NCPA - National Center for Policy Analysis


May 24, 2007

Hurricanes over the past 5,000 years appear to have been controlled more by El Nino and an African monsoon than warm sea surface temperatures, such as those caused by global warming, according to a new study published in the journal Nature.

According to the report's authors, killer hurricanes hit when local sea-surface temperatures were warm or cool.  For example:

  • Intense hurricanes made landfall during the latter half of the "Little Ice Age," a period of cooling that occurred approximately from the 14th to mid-19th centuries.
  • The Caribbean experienced a relatively active interval of intense hurricanes for more than a millennium when local sea-surface temperatures were on average cooler than modern times.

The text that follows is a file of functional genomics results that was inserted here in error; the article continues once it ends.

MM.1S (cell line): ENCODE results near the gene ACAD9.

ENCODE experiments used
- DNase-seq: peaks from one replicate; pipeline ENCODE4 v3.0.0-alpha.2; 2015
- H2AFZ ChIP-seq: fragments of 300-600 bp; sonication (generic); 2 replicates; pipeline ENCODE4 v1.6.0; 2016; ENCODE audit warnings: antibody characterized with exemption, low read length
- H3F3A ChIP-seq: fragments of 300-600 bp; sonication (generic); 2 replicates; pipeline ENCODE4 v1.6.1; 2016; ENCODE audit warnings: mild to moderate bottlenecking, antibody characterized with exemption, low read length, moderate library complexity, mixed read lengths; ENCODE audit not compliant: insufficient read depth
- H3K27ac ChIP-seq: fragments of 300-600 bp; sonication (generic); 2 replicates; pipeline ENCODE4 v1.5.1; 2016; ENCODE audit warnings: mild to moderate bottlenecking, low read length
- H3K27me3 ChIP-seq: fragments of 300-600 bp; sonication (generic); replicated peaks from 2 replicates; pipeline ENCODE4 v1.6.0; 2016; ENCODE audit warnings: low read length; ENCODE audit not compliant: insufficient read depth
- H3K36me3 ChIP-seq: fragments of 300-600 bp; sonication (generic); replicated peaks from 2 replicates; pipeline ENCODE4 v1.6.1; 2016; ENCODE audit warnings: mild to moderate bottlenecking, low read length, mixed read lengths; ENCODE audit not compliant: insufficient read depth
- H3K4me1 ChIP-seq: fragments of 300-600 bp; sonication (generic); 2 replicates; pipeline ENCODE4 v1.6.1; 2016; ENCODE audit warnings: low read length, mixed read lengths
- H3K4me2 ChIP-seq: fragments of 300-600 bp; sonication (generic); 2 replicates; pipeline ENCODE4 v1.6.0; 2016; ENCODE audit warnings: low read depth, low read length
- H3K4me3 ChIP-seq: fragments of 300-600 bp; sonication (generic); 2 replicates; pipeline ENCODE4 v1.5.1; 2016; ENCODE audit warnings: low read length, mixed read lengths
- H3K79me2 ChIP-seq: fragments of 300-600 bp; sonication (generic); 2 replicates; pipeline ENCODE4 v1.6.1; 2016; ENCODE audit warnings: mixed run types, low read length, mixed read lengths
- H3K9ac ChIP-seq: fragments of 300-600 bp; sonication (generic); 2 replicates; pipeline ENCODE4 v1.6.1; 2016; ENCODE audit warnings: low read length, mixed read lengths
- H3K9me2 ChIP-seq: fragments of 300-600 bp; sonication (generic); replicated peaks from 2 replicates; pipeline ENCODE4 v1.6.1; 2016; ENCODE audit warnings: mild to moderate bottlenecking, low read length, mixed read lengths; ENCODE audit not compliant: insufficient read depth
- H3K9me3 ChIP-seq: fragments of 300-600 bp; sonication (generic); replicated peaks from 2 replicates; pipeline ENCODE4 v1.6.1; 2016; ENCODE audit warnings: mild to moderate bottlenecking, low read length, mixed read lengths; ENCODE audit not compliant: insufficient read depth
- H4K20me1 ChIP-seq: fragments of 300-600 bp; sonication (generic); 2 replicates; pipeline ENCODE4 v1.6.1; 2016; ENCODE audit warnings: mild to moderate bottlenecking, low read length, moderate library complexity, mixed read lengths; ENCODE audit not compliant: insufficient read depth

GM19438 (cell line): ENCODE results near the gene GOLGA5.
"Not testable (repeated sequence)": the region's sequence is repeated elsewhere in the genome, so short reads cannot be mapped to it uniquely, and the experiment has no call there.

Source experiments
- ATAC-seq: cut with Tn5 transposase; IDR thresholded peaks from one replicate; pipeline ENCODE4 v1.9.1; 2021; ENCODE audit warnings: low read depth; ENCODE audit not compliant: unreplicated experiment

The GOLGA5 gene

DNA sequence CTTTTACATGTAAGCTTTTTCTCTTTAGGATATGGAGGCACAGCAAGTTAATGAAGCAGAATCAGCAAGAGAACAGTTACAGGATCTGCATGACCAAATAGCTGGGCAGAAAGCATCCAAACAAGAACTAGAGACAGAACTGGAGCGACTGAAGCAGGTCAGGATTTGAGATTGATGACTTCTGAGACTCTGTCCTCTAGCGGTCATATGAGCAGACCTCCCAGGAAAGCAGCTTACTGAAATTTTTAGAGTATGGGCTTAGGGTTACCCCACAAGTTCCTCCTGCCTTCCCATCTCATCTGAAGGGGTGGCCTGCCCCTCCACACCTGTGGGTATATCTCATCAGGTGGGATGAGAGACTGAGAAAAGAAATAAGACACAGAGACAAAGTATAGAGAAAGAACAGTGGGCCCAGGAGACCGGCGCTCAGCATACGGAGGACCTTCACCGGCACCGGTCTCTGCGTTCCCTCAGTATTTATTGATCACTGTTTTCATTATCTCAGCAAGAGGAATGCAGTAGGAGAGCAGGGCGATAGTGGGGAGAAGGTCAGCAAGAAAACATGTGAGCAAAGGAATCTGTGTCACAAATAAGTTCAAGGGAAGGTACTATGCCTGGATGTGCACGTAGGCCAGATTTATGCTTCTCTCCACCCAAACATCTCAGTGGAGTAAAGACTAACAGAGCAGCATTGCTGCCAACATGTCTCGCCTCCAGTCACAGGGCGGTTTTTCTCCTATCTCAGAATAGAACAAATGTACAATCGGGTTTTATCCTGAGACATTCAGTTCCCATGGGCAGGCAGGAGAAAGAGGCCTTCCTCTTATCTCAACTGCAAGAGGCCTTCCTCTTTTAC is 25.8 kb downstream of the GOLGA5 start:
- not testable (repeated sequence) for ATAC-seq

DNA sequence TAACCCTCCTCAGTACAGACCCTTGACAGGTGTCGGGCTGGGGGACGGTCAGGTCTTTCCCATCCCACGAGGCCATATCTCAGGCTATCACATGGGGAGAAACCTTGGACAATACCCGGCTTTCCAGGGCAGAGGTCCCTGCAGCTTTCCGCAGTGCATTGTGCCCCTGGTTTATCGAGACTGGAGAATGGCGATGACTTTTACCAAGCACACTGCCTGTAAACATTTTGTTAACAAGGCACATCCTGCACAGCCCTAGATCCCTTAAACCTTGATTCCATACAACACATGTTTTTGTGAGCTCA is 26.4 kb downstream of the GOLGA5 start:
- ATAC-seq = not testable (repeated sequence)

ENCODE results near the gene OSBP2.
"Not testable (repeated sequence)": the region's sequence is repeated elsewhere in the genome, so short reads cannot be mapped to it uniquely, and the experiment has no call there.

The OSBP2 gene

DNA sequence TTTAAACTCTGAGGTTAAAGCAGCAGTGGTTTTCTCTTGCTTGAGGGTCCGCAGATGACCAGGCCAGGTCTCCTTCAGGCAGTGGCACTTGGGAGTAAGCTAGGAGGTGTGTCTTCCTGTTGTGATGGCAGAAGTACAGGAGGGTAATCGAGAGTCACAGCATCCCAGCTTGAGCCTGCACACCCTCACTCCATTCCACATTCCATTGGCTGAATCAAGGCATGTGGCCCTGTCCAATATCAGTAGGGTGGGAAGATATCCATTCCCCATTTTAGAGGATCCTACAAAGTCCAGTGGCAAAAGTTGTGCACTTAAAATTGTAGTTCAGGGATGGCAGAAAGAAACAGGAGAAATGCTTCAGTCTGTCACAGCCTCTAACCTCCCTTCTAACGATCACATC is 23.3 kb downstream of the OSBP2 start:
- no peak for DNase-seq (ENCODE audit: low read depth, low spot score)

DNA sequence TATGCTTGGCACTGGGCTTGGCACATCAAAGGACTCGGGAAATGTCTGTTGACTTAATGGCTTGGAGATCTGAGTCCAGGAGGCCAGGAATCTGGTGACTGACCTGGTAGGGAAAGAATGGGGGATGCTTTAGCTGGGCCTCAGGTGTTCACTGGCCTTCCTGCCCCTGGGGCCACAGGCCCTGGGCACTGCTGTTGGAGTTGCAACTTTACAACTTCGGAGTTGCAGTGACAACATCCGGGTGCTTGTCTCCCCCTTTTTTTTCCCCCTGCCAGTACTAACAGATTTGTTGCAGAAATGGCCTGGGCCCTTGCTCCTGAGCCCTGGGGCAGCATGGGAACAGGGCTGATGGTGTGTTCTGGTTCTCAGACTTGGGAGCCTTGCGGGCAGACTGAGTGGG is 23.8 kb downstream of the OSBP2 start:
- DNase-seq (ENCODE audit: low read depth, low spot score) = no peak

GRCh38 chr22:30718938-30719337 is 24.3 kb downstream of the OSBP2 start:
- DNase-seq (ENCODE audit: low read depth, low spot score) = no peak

Tropical sea surface temperatures are apparently not a requisite for increased intense hurricane activity, says Jeffrey Donnelly, a researcher at the Woods Hole Oceanographic Institution.  Moreover, he says, changes in intense hurricane activity should be better predicted with more study of the Eastern Pacific and West African climate patterns.

Source: Timothy Gardner, "Surprising study: Killer hurricanes thrived in cool seas," USA Today, May 23, 2007.

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